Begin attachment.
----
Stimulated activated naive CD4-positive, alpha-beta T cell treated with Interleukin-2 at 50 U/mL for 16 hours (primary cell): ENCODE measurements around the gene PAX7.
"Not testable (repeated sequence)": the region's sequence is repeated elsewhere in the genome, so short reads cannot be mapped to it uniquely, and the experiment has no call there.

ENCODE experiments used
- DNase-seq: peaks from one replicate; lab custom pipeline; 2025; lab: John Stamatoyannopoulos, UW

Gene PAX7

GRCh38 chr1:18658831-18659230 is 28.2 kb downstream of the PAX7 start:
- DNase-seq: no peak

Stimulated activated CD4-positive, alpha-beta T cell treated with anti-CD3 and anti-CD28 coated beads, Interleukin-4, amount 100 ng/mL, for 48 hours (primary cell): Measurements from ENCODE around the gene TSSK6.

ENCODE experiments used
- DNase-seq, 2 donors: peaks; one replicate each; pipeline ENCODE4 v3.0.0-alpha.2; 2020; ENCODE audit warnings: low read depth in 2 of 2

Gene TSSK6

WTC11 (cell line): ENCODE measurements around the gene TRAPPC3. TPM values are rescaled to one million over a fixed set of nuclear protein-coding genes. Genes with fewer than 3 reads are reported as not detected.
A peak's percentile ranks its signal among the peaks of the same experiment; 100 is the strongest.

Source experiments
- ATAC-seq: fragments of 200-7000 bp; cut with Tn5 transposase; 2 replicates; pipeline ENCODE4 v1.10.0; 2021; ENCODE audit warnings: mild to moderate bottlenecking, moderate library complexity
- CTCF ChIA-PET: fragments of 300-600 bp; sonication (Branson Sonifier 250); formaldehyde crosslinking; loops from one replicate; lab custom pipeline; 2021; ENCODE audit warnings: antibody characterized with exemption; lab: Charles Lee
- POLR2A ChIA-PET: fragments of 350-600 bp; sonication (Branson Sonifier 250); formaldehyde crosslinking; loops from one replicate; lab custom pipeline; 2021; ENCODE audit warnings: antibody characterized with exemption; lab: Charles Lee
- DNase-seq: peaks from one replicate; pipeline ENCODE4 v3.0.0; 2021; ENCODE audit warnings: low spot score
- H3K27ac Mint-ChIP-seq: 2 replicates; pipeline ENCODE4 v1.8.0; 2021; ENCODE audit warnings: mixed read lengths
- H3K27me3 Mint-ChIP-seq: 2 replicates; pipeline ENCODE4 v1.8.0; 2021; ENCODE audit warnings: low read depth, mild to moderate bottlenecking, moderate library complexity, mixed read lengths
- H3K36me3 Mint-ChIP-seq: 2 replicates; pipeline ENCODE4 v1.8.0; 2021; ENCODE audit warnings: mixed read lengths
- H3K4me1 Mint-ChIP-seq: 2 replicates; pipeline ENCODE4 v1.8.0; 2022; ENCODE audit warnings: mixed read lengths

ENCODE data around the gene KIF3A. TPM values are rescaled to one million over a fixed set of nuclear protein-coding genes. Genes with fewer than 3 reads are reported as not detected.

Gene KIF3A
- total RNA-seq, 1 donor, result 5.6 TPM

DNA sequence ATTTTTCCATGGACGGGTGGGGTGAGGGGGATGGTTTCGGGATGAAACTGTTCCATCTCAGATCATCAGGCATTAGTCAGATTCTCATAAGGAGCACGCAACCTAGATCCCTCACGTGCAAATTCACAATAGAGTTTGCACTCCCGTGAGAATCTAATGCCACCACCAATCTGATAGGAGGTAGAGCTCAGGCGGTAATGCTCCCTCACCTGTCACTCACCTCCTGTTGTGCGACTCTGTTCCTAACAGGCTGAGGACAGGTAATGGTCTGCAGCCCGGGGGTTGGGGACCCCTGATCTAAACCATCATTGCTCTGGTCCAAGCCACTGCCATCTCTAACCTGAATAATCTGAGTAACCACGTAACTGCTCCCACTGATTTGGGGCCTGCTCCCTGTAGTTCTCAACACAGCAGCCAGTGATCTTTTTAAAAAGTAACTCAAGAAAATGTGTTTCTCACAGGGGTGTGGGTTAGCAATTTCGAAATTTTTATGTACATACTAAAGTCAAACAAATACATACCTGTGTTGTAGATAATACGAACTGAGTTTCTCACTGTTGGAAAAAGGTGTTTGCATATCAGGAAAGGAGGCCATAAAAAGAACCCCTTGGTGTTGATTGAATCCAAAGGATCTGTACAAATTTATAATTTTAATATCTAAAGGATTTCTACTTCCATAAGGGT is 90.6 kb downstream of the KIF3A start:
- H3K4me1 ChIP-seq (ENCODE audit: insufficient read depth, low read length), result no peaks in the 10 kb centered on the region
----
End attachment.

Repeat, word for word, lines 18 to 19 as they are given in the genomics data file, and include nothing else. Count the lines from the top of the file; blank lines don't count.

- DNase-seq: peaks from one replicate; pipeline ENCODE4 v3.0.0; 2021; ENCODE audit warnings: low spot score
- H3K27ac Mint-ChIP-seq: 2 replicates; pipeline ENCODE4 v1.8.0; 2021; ENCODE audit warnings: mixed read lengths